Despite three decades of successful market reforms and strong growth since the transition from communism to democracy, Poland still uses coal to generate about 80 percent of its electricity. The country's thermal power plants are the largest emitter of greenhouse gases in the European Union and a big headache for the European Commission, which has set a goal of reducing emissions by 55% by 2030.
According to Professor Piotr Skubal of the University of Silesia, located in the heart of the southern coal region, Poland would have had to start ditching coal decades ago in order to meet EU emission targets.
Poland's coal mines continue to provide more than 80,000 government-subsidized, politically active jobs and fuel a number of large state-owned utilities.
High mining costs and carbon taxes in the EU have made coal-fired energy uncompetitive, forcing Warsaw to reconsider.
According to Grzegorz Wiszniewski, head of the IEO's leading think tank for renewable energy in Poland, the average cost of energy in Poland is about twice that of the rest of the EU - around 50 euros per megawatt hour.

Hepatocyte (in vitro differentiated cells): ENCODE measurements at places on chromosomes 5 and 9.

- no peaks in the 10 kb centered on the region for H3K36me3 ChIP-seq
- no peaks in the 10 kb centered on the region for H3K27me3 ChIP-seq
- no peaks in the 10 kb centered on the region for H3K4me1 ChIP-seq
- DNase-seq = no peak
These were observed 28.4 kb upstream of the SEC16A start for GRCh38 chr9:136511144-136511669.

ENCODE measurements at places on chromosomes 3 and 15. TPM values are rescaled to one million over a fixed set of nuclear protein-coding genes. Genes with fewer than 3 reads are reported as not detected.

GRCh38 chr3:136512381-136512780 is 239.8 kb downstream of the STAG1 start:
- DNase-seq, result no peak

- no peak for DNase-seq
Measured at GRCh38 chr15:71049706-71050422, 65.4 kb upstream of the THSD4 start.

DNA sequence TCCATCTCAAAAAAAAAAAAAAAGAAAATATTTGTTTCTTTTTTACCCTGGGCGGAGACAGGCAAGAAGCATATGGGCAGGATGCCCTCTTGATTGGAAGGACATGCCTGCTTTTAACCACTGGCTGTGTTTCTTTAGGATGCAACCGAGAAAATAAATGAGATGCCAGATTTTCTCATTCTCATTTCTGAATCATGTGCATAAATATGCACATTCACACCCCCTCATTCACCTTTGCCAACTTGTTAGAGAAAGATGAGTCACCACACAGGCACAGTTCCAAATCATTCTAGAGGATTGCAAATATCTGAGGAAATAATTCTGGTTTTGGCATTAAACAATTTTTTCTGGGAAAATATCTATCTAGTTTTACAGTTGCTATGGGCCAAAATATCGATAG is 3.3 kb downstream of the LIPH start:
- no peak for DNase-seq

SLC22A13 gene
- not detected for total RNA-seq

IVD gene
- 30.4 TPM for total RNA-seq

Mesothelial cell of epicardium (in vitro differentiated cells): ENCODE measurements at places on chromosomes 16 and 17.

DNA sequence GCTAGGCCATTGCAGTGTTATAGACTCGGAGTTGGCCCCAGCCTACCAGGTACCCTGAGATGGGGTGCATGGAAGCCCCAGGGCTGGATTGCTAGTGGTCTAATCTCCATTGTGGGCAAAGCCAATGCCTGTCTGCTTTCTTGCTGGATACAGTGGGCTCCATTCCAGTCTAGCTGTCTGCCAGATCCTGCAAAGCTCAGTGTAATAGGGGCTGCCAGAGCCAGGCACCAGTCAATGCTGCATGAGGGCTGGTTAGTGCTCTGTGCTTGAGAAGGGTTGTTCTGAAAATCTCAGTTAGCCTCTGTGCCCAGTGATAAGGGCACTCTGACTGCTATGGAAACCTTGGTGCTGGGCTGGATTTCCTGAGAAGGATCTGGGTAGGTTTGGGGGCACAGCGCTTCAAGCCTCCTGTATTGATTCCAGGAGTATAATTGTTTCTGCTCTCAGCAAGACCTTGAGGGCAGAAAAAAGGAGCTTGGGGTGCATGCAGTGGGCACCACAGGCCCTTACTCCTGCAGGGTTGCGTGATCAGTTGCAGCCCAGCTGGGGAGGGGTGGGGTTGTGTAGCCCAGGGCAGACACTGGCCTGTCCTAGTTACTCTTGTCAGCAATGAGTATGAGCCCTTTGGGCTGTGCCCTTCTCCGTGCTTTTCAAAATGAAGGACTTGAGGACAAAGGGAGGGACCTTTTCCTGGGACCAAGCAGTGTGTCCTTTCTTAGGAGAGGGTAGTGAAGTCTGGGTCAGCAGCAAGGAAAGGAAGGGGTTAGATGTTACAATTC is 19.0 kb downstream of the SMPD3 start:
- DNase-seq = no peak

According to Climate Minister Michal Kurtyk, funds from the EU's Green Deal energy package are critical to helping Poland transform its coal regions and move towards green energy.
Kurtyka is optimistic that Poland's green energy sector, which currently covers about 16 percent of its needs, could grow rapidly over the next 20 years and create 300,000 new jobs, replacing those associated with coal mining.
The minister said that the launch of the first nuclear power plant by 2033 is also part of Poland's environmental agenda, although some Polish experts argue that the nuclear option will be too expensive to implement.